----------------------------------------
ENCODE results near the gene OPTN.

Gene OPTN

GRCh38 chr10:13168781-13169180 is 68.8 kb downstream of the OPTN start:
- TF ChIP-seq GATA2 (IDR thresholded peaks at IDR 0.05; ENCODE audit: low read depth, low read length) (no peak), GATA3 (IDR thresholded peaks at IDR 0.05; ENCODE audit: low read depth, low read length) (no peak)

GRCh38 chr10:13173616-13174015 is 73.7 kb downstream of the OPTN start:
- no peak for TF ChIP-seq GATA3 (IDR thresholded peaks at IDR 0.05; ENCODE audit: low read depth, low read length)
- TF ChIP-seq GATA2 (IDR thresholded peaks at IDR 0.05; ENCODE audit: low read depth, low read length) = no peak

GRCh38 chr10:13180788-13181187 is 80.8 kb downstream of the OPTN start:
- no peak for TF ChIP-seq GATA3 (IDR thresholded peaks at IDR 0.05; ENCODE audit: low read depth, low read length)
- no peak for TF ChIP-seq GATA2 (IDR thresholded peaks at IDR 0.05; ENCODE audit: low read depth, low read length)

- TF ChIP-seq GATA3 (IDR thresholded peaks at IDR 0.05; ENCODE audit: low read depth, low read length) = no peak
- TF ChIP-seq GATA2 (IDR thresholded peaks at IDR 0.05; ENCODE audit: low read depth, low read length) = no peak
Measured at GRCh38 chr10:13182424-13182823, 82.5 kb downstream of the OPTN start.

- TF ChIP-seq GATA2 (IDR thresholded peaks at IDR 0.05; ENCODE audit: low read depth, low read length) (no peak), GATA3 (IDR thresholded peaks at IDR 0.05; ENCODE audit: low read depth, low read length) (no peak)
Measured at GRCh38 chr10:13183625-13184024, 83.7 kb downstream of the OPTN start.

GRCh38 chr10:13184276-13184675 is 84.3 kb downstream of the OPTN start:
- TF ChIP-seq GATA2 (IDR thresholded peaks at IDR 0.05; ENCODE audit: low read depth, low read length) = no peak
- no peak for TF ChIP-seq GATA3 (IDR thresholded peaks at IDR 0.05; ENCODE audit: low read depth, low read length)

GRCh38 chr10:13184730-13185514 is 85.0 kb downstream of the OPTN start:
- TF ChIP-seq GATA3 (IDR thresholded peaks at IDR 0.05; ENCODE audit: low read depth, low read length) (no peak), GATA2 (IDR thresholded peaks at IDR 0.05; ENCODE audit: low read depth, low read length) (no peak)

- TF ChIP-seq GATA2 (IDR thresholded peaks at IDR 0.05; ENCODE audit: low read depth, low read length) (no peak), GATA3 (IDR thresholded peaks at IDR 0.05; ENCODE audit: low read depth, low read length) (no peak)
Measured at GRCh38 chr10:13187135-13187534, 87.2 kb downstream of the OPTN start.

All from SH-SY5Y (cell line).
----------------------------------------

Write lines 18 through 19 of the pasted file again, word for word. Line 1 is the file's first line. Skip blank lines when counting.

- no peak for TF ChIP-seq GATA3 (IDR thresholded peaks at IDR 0.05; ENCODE audit: low read depth, low read length)

GRCh38 chr10:13184730-13185514 is 85.0 kb downstream of the OPTN start: